By Mike Stachura
WHAT YOU NEED TO KNOW: Odyssey expands its putter lineup with four revamped, upgraded or completely new families of models. Included are expanded models from its White Hot OG line from last year, a fresh rebuild from face to sole of the Toulon Design family and two new shapes that take on the idea of just how similar well-designed mallets and blades might actually be. The overriding theme across all models is that forgiveness, contrary to much conventional wisdom, might have more to do with how close the center of gravity is to the face rather than how close it is to the rear.
All putters are available for pre-order on Jan. 14. They are expected at retail Feb. 4.
THE DEEP DIVE: What we’ve thought was true about putters has been changing a lot over the last decade. Time was when we thought only real hacks used mallets, whose forgiving designs made up for those lousy strokes. Now, most weeks seven of the top 10 players in the world use a mallet putter.
What that switch in thinking really has shown us is that forgiveness and stability, technically under the catch-all called “moment of inertia,” are vital to the consistency that leads to more successful putting, whether it’s paydays on tour or in the grill room.
But what might be changing most in putters is the very nature of “forgiveness,” particularly with regard to where the center of gravity should be. We’ve seen real hints of it with designs like Cleveland’s Frontline and TaylorMade’s Spider FCG. For the longest time, the thought was the CG should be pushed far back from the face to get the best performance on off-center hits.
Now, Odyssey, the No. 1 putter brand in golf, has dug in on the idea of forgiveness and stability, and the primary result are two new putter lines, one mallet (the Eleven) and one blade (Tri Hot 5K) that both incorporate all of the forgiveness of the one with the control of the other. That theme continues, as well, with new mallets in the White Hot OG lineup and revised faces and sole weighting in the sleek milled Toulon Design lineup.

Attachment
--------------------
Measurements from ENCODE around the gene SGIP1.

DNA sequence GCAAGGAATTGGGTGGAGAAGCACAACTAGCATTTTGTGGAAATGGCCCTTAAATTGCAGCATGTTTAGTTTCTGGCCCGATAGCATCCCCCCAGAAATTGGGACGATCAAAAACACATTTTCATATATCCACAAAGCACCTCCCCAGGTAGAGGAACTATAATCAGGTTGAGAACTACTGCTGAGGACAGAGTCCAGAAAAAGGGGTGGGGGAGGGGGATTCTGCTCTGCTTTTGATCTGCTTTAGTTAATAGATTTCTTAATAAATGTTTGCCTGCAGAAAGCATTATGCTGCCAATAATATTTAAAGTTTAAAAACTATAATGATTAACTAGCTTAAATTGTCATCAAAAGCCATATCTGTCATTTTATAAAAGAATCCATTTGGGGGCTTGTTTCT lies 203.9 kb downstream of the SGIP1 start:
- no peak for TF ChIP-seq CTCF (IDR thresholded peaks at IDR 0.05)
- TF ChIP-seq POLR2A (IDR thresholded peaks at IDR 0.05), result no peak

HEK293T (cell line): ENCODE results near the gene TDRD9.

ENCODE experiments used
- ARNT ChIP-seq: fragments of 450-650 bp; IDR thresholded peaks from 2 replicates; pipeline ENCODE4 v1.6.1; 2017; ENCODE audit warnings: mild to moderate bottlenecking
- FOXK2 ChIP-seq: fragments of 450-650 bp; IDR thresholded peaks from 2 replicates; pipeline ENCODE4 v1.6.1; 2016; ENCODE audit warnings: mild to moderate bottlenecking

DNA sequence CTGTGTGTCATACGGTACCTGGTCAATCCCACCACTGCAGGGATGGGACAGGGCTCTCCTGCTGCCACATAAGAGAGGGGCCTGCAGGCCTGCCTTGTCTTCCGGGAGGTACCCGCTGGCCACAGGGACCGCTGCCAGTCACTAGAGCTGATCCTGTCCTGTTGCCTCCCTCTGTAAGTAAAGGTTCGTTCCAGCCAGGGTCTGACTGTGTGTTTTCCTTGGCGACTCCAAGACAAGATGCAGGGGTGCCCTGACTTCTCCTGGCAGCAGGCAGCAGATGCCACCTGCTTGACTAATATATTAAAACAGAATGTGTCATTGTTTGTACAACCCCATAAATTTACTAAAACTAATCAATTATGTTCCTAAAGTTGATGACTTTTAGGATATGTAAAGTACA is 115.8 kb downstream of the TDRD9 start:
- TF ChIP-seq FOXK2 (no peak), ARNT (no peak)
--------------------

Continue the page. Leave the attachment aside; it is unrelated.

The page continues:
Essentially, the entire Odyssey roster for 2022 reflects not so much how to make mallets better mallets or blades better blades, but rather how to make mallets and blades both better putters. The key seems to be making off-center hits roll close to the same distance as center hits, while at the same time reducing the way off-center hits finish farther to the right or the left. The answer lies in not pushing the CG so deep while at the same time super-boosting the off-center stability, said Patrick Dawson, Odyssey’s senior R&D manager. That’s not a contradiction in terms.
“It seems like the classic club designer’s problem: Do you want ball speed robustness or do you want side angle or sidespin robustness?” he said, referencing the idea that maintaining ball speed across the face and reducing side spin solves the twin putting problems of distance and direction. “Well, in the putter space we really think the side angle is going to be what causes somebody’s putts to go offline. So if you can get outsize gains in moment of inertia at that same depth of CG, then you’re really cooking with fire. Because now you get some of that additional ball speed robustness, you maintain all of your side angle robustness and the result is something pretty unique and special.”